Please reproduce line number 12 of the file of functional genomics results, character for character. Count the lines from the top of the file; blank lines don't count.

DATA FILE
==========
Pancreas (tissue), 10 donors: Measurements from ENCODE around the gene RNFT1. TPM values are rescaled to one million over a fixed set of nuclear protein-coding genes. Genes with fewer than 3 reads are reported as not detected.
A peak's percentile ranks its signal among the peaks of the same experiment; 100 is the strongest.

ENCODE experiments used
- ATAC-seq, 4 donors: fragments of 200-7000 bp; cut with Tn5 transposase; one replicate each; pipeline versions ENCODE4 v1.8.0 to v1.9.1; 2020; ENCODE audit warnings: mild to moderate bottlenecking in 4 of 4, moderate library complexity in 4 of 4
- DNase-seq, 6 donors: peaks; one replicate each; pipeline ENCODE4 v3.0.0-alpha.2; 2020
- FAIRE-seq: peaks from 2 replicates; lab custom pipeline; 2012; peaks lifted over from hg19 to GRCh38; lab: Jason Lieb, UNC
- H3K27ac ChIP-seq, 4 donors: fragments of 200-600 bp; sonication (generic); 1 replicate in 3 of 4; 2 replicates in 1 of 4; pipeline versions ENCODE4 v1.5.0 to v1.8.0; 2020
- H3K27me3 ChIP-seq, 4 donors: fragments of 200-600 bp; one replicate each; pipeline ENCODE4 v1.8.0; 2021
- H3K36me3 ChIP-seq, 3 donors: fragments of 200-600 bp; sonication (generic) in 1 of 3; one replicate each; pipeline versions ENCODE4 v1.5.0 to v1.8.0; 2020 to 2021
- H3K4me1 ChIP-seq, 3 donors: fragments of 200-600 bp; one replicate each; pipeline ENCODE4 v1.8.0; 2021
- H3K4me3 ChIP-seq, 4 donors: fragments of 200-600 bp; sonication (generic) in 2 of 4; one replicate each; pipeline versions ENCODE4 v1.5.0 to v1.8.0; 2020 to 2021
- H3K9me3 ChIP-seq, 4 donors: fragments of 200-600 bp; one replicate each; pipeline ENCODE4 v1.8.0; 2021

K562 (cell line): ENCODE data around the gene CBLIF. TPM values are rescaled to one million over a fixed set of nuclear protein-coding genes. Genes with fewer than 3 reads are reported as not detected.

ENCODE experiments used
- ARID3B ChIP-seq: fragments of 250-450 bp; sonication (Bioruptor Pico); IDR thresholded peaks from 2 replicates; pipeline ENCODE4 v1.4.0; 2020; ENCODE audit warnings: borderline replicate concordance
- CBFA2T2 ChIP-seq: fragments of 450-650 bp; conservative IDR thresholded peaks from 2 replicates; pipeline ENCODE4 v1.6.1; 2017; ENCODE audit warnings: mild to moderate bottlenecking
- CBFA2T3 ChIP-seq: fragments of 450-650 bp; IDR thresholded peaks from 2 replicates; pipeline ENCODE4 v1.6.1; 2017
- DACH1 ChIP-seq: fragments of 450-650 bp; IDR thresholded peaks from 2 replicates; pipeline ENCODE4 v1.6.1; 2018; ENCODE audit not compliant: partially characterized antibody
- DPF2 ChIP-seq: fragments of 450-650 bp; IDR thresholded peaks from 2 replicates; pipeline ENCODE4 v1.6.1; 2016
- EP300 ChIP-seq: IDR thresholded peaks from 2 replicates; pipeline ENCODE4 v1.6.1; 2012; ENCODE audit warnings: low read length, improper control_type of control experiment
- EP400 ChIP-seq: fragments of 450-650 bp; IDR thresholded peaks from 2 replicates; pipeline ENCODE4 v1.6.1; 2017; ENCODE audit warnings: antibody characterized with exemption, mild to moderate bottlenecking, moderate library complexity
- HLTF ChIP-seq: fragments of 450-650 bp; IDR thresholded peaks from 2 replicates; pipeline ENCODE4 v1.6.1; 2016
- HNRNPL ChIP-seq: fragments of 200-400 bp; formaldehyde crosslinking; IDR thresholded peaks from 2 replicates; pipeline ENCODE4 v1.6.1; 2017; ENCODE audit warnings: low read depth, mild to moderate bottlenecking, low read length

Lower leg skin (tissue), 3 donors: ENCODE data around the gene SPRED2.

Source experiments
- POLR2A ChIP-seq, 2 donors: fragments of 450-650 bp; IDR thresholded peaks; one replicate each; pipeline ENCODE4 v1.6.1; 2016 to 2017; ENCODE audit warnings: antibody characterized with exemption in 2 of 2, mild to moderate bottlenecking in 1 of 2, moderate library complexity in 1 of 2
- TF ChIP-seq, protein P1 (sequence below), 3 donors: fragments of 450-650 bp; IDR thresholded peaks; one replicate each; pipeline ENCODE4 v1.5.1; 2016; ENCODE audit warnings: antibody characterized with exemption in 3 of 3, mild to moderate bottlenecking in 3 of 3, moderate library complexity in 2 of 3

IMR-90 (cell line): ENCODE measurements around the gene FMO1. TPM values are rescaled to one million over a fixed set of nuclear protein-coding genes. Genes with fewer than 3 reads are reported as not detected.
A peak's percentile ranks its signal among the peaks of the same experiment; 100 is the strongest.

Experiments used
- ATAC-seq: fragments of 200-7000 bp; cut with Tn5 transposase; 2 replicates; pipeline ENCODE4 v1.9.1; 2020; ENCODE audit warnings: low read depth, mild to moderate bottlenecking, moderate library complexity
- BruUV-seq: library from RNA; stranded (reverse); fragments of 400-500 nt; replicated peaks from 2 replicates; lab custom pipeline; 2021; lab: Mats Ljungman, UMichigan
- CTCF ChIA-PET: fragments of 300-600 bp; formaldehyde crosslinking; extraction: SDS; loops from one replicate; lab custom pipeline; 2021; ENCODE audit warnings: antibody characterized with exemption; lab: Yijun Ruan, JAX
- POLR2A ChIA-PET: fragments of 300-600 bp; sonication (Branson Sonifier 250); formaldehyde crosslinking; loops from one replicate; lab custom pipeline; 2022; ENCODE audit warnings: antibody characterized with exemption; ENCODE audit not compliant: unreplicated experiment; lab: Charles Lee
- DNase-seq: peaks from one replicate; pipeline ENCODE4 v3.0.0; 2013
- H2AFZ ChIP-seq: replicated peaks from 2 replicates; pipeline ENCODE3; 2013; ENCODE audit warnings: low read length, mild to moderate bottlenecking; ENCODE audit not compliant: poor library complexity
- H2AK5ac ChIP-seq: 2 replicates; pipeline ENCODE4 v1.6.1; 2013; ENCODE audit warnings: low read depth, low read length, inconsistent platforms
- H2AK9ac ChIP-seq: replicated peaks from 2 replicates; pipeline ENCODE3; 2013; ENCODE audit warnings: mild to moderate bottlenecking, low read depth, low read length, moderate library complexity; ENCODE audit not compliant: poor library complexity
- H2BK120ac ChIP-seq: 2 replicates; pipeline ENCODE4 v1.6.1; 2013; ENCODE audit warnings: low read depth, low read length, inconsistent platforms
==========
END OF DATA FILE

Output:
- H3K9me3 ChIP-seq, 4 donors: fragments of 200-600 bp; one replicate each; pipeline ENCODE4 v1.8.0; 2021